I am just back from troubled Israel. There, an ultra-Orthodox Jew of the Haredi sect spat on an eight-year-old girl he deemed immodestly dressed and other ultra-orthodox members of that sect were insisting that women sit at the back of public buses. A settlement illegally built by ultra-orthodox Zionists on the Palestinian West Bank was demolished by Israeli Army soldiers. And the Israeli government, fearful of Iran’s nuclear capabilities, was hinting at making a pre-emptive strike against that country.

The preceding month, I was in earthquake-ravaged Christchurch, New Zealand. There, a year ago this week a 20-second quake left 180 dead and 1,000 buildings destroyed. So little remained of the city’s Gothic Revival landmark, its cathedral, that, for safety’s sake, it appeared that it too would have to be demolished.

I am always fascinated to travel — to see new places and meet new people. But it is always good to come back to the Vineyard. And this past sunny Sunday – after these saddening journeys — it was especially good. I tend to go walking most mornings soon after the sun has come up and the birds cheerily welcome it. Ordinarily, since I live on Music street, my walk is around the Panhandle or down the Middle Road, but this time I found myself on the Indian Hill Road.

A long time ago I spent one fall, winter and spring at the end of this road. A pheasant that frequented the neighboring woods was a highlight that autumn. Pinkletinks sang in swampy places, heralding the arrival of spring, while that winter a blizzard isolated us for a time, leaving us cozily indoors with glistening, billowing snowdrifts outside. But since I live now in the heart of West Tisbury, I tend to forget that Indian Hill is so near and so inviting to explore.

When I was a child, we would picnic at the top of Indian Hill and my father would tell apocryphal tales of Wampanoags holding powwows there in earlier days and building signal fires. My brother and I would climb up on the giant boulder and look out to the Vineyard Sound and pretend that we were signaling someone somewhere. We would often stop at the Mayhew Chapel on these excursions, and climb the hill and go up to the Praying Indian graveyard with its unmarked headstones and footstones.

This past Sunday, finding myself in the neighborhood, I set off on foot down the Christiantown Road. At the start, it was disturbingly paved. I didn’t remember its being that way, but it has been some years since I have walked it. But soon the paved road became a tawny dirt road. Fallen beech and oak leaves had made the landscape tawny, too, though bare tree limbs stretching upward to the blue sky were elephant gray. Far off in the woods a mourning dove cooed. A woodpecker busily drummed on an old tree. It has been so warm this winter that the leaves of rhododendrons here and there were uncurled and readying for spring. But there were still crisp leaves on the beech trees I passed and when the wind blew, there was music in their rustling and in the soughing of pines. Holly trees glistened and red berries peeked Christmas-like from under the leaves of some of them. It’s too late to bring Christmas holly indoors; Ash Wednesday arrived this week, announcing the prelude to Easter, but I liked that red and green touch in the woods all the same.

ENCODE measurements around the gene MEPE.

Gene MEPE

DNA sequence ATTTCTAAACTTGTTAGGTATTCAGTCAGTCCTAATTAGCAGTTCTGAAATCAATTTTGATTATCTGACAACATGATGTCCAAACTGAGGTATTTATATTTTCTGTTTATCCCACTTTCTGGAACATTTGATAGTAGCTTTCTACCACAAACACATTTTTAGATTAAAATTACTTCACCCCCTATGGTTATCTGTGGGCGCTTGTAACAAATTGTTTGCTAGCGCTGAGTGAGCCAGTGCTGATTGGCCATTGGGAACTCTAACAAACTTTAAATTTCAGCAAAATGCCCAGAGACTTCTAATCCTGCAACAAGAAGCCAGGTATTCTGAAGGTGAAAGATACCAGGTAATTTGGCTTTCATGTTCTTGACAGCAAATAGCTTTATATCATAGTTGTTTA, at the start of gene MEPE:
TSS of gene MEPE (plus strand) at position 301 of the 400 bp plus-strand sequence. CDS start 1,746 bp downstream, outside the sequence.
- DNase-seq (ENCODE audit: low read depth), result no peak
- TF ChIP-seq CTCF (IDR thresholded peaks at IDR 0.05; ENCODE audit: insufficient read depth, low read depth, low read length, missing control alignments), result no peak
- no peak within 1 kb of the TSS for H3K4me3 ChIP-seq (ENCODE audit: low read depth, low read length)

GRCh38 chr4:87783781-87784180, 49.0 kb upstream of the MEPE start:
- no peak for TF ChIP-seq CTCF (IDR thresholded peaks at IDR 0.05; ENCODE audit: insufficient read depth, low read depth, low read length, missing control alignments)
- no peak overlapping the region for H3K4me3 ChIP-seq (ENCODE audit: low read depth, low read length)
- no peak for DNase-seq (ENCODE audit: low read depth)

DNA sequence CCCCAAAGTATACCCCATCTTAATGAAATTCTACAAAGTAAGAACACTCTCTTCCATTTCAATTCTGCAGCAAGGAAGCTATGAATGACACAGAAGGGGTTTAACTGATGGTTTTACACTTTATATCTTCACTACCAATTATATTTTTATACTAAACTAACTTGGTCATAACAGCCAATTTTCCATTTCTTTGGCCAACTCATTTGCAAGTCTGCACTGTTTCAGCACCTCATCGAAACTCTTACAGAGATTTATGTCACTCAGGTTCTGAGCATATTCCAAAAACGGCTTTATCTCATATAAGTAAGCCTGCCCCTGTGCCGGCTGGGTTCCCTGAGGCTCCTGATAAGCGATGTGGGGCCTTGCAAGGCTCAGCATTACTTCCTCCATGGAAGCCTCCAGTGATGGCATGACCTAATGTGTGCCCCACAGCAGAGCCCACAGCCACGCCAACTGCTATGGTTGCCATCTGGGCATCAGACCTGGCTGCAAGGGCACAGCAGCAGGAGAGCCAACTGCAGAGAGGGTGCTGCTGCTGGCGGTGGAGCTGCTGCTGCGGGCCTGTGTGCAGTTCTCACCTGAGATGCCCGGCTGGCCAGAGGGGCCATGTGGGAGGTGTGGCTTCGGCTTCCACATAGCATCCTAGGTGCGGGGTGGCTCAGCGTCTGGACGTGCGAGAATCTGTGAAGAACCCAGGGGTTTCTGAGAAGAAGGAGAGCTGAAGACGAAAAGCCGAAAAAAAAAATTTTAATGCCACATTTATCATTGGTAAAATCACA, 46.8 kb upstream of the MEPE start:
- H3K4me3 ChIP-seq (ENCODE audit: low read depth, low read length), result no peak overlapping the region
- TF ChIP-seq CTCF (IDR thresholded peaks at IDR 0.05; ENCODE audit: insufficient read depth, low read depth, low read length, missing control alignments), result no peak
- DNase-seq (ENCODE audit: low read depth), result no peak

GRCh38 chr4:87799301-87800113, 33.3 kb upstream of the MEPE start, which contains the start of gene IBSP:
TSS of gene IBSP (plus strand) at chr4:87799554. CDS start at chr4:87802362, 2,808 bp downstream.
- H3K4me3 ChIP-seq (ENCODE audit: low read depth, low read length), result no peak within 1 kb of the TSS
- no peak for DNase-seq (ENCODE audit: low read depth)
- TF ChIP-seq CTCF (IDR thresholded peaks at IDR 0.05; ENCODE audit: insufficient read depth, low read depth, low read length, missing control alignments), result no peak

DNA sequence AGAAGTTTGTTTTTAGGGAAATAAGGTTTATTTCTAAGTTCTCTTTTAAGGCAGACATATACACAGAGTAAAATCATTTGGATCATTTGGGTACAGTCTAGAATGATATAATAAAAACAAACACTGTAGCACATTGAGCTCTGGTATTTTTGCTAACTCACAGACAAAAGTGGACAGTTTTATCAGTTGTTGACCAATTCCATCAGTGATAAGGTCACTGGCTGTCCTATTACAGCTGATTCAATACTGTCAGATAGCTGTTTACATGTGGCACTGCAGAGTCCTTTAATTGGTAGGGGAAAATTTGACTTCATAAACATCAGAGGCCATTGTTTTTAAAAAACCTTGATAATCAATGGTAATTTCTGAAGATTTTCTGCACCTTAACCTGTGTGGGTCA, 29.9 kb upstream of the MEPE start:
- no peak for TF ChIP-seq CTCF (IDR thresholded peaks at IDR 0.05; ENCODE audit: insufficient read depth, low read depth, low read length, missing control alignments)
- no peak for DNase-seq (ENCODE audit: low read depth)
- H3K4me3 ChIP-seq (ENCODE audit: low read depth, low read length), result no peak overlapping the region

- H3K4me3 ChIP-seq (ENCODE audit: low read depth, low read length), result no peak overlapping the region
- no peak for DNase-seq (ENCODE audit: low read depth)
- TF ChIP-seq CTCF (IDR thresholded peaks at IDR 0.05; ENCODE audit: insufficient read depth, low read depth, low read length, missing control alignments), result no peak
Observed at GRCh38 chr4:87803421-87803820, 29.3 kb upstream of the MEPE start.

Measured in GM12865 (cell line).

It took longer to reach the chapel than I had remembered, and there were houses I had never noticed before set back along the road. Happily, most were not pretentious the way so many new Island houses are. My walk was uneventful. A dog barked, but he was as far away as the pecking woodpecker. Once I heard the buzz of a chain saw, but never saw it.

On the boulder at the foot of the graveyard hill, I read how the Seacoast Defence Chapter of the DAR had built its tablet there to tell the story of the Takemmy sachem, Josias, who, in 1659-60 gave one square mile of land to four Christianized natives — the so-called Praying Indians — for a “praying town,” in exchange for 20 shillings a year. A decade later, when Thomas Mayhew was seeking to acquire Island land, there was controversy over the sachem’s grant, but in the end it was peacefully agreed that the property would remain with the Praying Indians and their heirs and the Rev. Thomas Mayhew was added to the list of owners. The chapel now on the property was built in 1829.

A path leads up the graveyard hill and I followed it, wandering through the grass and bull briars seeking out the headstones and footstones, and wondering again, as I had as a child, at how small the people buried between those stones must have been. I like the wild, but here and there, trees have fallen across the path and I hoped that come spring, they would be cleared away and the wild grasses cut shorter in deference to the dead who rest there. When I came down the graveyard hill, I crossed the road and followed land bank trails for awhile. Then I walked back to Indian Hill Road. There I found one of those very old trees that some say were bent as saplings by the Praying Indians (others say the trees were bent by farmers to make a fence).

When I am off-Island, I am often asked what we do on the Vineyard in the off-season when the sea snarls and the trees are bare, when there are no flowers in bloom and stores are closed along our towns’ main streets. I reply that, for me, winter is the very best of Vineyard times. Then it is all mine — a quiet, tranquil place of woods and fields and moors and white sand beaches. Although I know that all is not tranquility here now — even in winter — last Sunday, after my travels in religiously-troubled Israel and nature-ravaged New Zealand, I realized, again, how the Island in winter is a restorative place.